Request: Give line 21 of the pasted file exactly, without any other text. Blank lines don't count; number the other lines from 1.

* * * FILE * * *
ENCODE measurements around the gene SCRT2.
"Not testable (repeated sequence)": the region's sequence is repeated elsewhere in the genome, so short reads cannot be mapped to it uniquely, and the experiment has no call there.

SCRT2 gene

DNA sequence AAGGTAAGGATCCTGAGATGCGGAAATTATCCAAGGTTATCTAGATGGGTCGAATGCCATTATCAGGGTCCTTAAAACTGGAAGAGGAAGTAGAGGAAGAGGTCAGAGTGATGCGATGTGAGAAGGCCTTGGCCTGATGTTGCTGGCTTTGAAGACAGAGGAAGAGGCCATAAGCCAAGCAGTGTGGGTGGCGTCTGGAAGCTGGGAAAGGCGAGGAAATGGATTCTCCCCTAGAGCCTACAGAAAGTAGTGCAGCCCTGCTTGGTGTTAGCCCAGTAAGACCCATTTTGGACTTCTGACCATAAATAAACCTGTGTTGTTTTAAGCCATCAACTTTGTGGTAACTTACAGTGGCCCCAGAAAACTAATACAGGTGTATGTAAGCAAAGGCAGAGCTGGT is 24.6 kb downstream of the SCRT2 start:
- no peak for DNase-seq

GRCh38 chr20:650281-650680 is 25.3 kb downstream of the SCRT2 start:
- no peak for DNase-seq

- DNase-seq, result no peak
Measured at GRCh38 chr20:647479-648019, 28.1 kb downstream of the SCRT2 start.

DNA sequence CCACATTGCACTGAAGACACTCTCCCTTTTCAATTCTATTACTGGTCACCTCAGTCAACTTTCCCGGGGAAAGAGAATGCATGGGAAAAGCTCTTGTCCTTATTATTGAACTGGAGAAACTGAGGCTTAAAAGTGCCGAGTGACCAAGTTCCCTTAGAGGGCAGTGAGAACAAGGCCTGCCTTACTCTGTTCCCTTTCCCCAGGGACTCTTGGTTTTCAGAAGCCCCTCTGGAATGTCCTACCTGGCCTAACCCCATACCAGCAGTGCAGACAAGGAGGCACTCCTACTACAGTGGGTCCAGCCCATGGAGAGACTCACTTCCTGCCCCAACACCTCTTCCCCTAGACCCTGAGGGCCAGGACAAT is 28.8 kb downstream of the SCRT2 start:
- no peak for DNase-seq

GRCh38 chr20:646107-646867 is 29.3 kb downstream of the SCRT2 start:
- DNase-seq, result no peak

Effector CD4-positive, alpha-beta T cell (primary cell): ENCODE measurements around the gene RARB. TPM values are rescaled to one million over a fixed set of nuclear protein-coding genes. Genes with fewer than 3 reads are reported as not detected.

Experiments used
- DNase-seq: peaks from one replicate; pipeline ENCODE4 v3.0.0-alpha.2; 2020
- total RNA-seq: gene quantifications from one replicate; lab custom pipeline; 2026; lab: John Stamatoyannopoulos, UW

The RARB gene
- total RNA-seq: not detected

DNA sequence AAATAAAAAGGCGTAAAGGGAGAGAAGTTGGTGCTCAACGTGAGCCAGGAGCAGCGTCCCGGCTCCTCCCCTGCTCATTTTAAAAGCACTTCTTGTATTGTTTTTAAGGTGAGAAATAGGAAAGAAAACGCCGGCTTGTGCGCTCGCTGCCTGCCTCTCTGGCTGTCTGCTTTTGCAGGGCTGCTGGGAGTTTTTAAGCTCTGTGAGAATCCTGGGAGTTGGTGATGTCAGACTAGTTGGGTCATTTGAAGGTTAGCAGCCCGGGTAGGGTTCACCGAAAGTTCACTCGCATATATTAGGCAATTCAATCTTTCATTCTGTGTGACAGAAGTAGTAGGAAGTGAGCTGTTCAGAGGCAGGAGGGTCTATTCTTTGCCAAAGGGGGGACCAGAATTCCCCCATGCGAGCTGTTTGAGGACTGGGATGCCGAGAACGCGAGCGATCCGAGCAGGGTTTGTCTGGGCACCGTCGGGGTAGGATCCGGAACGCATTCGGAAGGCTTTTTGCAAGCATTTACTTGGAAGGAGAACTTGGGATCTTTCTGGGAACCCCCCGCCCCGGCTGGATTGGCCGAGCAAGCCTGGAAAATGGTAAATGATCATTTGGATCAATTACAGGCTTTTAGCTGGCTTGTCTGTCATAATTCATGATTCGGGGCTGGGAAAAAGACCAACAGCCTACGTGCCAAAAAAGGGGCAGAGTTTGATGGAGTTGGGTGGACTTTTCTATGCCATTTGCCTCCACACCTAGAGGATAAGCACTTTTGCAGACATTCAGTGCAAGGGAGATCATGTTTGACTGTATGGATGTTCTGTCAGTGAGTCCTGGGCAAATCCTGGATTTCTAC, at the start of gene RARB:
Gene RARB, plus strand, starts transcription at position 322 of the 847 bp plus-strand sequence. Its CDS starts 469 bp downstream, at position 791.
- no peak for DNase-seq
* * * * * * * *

Gene RARB, plus strand, starts transcription at position 322 of the 847 bp plus-strand sequence. Its CDS starts 469 bp downstream, at position 791.